Let me tell you a tale of two startups.
The first hires a sizable team of junior- to mid-level employees as soon as there’s enough money in the bank. While this feels like exciting progress, the founders end up stressed about the financial overhead they’ve created—and overwhelmed by the needs of their employees, which ultimately make them unable to spend much time on the business itself.
The second startup stays lean for as long as possible—just the two co-founders working hard on the product for the better part of two years. When they finally are able to hire, they have the financial stability to bring in top-level employees who can take their company leaps and bounds forward.
These aren’t hypotheticals: This is the story of my two companies, edtech platform Imagine Easy Solutions and gaming company Unwind Media. Both ultimately reached multimillion-dollar valuations. But with the first—where my co-founder and I took the path so many companies do and hired as quickly as we could—the path to success was much longer and more stressful than it needed to be. The decision to stay small this time around has paid off in spades.
I’m not here to tell you that there’s a perfect time for every growing business to bring on other team members. But I do think many founders should probably start hiring later than they might expect.
Here are four questions to ask yourself to figure out if it really is the best time to bring on some employees—or if your company could grow more efficiently by staying small.
No? I’d hold off on hiring. Your number one job as an entrepreneur should be figuring out how your business can generate meaningful, sustainable revenue. When founders hire too early, they end up diverting a lot of their energy into management, distracting them from doing the most important startup work. At an early stage, this means determining product-market fit and what it takes to scale your business.
Until you’ve figured out precisely how to make your business succeed, it’s better to stay laser focused on doing what you’re best at. Roll up your sleeves and put your skills to work. As a founder, you’re uniquely in tune with the problem you’re trying to solve, and more importantly, you have the grit to do it. Draw on your past experiences to see what you can apply to growing your business. Try things to fail (and learn) fast.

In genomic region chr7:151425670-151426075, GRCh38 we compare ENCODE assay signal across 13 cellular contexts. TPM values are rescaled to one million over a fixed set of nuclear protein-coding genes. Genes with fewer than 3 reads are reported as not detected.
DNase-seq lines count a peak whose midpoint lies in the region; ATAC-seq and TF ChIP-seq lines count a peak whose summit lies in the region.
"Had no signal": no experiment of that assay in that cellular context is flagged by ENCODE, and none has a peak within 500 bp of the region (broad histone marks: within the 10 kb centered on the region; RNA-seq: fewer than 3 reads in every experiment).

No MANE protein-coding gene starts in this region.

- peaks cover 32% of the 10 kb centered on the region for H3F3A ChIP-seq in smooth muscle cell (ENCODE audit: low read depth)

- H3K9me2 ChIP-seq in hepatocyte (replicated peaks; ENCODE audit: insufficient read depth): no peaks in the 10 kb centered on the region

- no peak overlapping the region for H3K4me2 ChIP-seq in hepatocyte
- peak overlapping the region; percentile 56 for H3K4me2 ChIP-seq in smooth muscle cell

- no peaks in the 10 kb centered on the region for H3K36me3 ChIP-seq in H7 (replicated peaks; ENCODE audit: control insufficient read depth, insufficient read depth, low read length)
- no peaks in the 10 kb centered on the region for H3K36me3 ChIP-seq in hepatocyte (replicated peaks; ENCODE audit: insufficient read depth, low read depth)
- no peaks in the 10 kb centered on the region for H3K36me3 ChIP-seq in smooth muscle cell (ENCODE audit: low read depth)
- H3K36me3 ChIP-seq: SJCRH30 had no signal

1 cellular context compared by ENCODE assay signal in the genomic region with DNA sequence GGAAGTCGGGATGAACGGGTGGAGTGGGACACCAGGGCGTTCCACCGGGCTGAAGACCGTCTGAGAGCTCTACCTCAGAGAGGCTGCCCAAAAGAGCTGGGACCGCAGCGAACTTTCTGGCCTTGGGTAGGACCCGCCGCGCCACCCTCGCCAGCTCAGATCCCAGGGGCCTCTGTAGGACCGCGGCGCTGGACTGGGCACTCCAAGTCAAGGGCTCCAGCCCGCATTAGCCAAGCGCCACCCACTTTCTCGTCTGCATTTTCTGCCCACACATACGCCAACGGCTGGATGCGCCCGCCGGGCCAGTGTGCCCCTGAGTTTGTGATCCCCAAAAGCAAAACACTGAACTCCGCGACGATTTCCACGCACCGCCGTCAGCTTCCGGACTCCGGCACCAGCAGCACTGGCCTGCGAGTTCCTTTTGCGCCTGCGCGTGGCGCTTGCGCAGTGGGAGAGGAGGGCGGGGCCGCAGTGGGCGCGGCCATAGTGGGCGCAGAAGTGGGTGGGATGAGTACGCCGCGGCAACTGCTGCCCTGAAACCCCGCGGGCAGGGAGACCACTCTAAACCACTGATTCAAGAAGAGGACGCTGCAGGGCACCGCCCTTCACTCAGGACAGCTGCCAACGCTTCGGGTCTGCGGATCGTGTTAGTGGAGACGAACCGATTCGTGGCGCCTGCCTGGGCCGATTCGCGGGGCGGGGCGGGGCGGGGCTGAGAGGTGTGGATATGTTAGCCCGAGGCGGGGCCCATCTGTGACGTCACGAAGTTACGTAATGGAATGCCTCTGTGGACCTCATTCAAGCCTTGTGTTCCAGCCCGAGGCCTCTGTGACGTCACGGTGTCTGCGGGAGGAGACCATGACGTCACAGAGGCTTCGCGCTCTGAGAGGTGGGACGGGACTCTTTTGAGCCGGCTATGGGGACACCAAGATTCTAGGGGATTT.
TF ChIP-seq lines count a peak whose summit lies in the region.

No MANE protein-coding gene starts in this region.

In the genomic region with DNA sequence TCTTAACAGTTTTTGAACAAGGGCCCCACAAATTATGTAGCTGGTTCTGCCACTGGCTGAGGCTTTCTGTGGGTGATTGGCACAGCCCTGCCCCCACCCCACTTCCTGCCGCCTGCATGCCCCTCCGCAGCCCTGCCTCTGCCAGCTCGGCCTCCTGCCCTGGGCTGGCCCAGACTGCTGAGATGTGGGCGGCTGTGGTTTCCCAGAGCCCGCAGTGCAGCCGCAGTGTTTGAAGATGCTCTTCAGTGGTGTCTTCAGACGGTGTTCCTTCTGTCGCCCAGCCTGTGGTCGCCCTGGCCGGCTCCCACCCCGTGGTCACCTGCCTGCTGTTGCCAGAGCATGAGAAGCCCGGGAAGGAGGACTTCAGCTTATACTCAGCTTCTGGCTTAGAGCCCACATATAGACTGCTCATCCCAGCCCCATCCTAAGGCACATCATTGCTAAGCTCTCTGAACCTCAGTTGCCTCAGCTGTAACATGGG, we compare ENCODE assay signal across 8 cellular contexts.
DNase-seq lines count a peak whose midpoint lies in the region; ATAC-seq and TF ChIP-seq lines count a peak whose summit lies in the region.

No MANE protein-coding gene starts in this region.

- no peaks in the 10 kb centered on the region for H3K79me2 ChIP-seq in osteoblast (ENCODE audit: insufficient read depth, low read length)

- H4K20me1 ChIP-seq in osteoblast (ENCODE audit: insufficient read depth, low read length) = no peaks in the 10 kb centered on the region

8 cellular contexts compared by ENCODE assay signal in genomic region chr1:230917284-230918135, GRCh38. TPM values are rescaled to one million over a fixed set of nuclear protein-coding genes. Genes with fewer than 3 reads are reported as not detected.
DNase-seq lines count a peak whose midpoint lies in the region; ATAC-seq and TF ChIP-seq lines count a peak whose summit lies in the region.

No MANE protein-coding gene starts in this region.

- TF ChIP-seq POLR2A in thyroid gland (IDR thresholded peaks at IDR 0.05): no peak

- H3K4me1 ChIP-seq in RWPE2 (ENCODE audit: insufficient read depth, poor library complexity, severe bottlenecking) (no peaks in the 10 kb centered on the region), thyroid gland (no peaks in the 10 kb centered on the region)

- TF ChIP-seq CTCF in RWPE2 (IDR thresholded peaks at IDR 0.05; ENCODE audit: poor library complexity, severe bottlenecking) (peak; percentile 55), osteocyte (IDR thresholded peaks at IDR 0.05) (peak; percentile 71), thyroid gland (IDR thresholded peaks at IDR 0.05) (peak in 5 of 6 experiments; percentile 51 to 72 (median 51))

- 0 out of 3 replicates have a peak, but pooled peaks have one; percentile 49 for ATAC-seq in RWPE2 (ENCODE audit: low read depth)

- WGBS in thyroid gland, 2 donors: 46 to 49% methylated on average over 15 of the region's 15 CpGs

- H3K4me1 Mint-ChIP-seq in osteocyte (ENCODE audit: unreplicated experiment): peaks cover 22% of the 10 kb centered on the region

Once the business is on a clear path forward, then it could be the right time to hire. At that point, you’ll want to start delegating the repeatable strategies you’ve put in place, so you can free yourself up to think about the next steps forward.
If you aren’t absolutely certain of the skills you’ll need to move your company forward (and that you’ll keep needing those skills), the last thing you want to do is hire someone only to later realize their expertise isn’t what the business needs at all.
A better approach, I’ve found, is to lean on expert contractors and part-time hires to support the business in its early stages. This allows you to test out different strategies, tap into different strengths, and learn what you really need before going all in.
For instance, when we acquired the gaming website im-a-puzzle, we were considering hiring a full-time marketer with experience in paid marketing. Instead, with the help of contractors, we were able to test some different strategies and now feel confident in searching for a full-time employee with expertise in paid social media marketing.
There are a lot of investments you can make to grow your business; investing in people is just one of them. I don’t think enough founders explore other growth options before jumping into hiring.
My co-founder and I have found a lot of success in diverting the money we’re saving on not hiring employees into either partnering with or acquiring other businesses in our space. For example, when we started working with classic gaming platform Solitaire Bliss, we immediately gained access to years of another team’s work, including their institutional product knowledge, technology, and brand. This helped us improve our tech stack and product experience, and grow our user base—all without the overhead of having to hire employees.
Acquisition and partnerships may not be the right approach for your company, but it’s worth considering if your funds would be better spent elsewhere before investing in full-time employees.If you can align your goals with that of another business, it can be a win-win.
I see many founders who can’t afford the hires they really need, so they cut corners—typically by hiring more junior employees—and then end up paying for it in the time it takes to manage them (or, worse, having to fire people and go through the whole hiring process again).
My co-founder and I ultimately want to build a business that can grow itself. To do that, we knew we needed senior employees who could work independently of us. So we waited until we had grown to the point where we could competitively hire experienced people, while also de-risking the business opportunity for them.
Maybe junior employees are the right first step for your business, but in any case, take the time to figure out who you really need. If you can afford them,great—carry on with hiring!
If not, don’t make compromises. Instead, roll up your sleeves, work with contractors to tide you over, and get your business to the point where you can truly bring on the best people.
Take it from me: It’s a far smoother path.